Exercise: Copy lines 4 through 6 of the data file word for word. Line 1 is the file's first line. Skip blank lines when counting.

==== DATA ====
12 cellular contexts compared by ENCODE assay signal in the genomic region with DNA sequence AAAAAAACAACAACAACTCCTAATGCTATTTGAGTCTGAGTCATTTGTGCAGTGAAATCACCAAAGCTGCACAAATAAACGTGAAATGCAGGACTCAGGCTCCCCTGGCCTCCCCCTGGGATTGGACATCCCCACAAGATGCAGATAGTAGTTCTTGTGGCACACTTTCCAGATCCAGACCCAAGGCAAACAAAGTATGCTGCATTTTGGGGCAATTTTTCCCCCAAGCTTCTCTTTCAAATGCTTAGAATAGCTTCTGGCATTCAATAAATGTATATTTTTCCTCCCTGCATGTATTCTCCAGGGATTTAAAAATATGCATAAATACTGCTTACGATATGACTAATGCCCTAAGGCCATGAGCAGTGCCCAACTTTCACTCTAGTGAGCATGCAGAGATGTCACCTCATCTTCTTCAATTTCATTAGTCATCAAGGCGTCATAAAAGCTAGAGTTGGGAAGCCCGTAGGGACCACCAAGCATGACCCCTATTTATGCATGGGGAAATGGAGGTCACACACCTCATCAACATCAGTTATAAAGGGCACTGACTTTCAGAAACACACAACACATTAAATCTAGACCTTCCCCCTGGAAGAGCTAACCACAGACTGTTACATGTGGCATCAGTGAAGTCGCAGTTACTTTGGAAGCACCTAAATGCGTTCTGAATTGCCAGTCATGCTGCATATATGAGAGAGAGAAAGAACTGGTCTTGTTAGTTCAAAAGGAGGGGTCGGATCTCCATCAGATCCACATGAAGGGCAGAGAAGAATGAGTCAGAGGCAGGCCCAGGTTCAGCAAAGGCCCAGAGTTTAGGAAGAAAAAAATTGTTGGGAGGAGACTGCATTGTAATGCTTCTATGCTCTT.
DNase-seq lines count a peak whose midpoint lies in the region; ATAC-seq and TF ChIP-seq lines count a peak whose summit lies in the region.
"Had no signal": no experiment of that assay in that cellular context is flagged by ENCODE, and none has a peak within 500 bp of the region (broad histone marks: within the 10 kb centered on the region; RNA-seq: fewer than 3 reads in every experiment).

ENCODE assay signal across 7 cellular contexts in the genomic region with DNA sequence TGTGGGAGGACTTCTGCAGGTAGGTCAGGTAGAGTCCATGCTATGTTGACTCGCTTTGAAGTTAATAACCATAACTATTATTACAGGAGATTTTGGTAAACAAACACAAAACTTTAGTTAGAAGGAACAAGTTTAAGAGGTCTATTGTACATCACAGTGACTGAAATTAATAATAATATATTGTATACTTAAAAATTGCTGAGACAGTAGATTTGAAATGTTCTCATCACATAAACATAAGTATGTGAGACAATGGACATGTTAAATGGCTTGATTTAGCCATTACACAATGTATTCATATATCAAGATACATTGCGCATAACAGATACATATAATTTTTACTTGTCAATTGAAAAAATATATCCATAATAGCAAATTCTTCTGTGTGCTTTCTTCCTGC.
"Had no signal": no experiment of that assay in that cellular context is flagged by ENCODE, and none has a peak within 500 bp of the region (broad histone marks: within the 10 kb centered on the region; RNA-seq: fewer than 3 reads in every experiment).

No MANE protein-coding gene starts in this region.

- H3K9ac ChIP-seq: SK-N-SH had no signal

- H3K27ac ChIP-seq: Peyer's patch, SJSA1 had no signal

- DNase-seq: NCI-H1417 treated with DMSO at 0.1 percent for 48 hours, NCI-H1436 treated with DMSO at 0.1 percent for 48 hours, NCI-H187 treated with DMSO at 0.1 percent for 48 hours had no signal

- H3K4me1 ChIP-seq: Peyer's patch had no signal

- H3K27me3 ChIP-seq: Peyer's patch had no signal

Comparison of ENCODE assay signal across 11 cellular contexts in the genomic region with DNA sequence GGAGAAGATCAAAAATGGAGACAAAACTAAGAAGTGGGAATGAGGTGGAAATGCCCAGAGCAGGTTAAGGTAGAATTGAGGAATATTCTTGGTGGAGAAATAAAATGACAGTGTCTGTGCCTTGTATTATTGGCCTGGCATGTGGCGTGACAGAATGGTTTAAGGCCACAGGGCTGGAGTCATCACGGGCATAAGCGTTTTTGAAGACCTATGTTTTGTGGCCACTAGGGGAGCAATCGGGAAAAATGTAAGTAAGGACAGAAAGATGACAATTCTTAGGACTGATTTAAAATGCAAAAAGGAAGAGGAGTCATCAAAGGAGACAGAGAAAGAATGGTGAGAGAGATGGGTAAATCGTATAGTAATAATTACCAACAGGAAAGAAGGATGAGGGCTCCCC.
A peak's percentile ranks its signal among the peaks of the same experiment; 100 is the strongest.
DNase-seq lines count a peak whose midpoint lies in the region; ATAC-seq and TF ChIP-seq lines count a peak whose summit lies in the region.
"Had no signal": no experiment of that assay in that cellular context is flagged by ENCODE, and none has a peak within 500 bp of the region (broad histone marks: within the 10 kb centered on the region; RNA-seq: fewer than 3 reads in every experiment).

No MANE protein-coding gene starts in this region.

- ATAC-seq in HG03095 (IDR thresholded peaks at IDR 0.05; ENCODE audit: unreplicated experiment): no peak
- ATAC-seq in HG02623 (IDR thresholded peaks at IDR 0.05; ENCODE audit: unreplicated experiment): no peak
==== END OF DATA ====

ENCODE assay signal across 7 cellular contexts in the genomic region with DNA sequence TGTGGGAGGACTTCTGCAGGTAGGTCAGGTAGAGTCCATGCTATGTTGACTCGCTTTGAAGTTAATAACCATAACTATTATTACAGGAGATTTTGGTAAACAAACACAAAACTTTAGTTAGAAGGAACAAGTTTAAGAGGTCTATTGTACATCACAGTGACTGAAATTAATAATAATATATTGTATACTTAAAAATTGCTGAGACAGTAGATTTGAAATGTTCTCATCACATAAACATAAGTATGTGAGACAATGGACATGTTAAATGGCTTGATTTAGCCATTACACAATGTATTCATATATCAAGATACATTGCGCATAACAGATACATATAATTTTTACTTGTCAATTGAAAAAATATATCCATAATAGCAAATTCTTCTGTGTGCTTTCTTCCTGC.
"Had no signal": no experiment of that assay in that cellular context is flagged by ENCODE, and none has a peak within 500 bp of the region (broad histone marks: within the 10 kb centered on the region; RNA-seq: fewer than 3 reads in every experiment).

No MANE protein-coding gene starts in this region.